I had the privilege of observing Desert Vista Campus Mathematics Faculty Darla Aguilar’s Math for Elementary School Teachers (MAT 147) last week. It was enlightening, as it is a harbinger of the next generation of education, one that combines new technology with evolving teaching styles.
The class was held in a room in Desert Vista’s new Center for Integrated Learning, our beautiful new 21st-century education space. Groups of a half-dozen students gathered at five tables; on the wall above each table was a monitor where the students could collect and display research data on a spreadsheet.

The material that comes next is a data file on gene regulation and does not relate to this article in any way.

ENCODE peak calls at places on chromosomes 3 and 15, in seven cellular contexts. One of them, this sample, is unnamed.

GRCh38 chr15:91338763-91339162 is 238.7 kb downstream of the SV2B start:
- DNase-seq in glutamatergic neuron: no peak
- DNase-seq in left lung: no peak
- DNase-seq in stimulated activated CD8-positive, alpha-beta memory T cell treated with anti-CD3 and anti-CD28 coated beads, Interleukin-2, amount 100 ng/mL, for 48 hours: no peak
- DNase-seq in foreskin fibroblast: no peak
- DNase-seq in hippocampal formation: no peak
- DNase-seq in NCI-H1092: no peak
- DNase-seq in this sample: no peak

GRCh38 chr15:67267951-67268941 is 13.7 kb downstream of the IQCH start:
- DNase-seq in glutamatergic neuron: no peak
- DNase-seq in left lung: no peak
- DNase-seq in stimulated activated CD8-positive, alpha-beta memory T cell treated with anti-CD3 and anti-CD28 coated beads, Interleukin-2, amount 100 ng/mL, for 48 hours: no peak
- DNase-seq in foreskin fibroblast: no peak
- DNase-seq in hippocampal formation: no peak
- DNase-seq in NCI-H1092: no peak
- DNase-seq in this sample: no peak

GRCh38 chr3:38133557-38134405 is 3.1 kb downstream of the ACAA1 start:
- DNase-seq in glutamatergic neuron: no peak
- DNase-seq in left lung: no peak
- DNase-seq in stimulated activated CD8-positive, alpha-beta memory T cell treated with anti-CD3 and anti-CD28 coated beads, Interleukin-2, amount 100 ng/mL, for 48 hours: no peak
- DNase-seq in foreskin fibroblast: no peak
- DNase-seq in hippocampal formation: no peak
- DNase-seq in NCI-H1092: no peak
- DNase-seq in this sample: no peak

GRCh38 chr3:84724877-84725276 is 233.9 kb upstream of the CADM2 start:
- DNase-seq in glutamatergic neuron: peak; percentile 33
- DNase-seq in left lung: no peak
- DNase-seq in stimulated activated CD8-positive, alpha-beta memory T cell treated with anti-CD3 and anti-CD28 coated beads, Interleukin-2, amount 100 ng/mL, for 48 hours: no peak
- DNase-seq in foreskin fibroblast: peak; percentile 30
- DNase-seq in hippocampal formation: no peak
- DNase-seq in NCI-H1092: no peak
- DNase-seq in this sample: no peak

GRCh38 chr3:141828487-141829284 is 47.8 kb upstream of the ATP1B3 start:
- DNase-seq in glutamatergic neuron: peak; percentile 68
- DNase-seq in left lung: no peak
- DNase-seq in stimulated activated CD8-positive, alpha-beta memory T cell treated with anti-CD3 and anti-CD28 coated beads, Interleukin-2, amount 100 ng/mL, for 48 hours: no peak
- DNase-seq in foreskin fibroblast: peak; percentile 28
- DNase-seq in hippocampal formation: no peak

Their research question involved Barbie-type dolls, rubber bands and bungee jumping. How many rubber bands does it take for a Barbie to bungee-jump a distance without hitting her head on the ground?
The assignment enables the students to think about math with an elementary-school mindset, while honing skills involving manipulatives that will be critical when they enter the classroom. It also emphasizes teamwork and communication as the groups decide the best approach to solving the problem. (Some students captured their Barbies’ rapid descent on slow-motion smartphone video.)
Also noteworthy is that Darla has replaced the traditional lecture with an interactive, student-centered approach in which the instructor serves as a facilitator and coach.
Darla’s class is a prime example of how new technology and innovative pedagogy add up to a great learning experience for our students.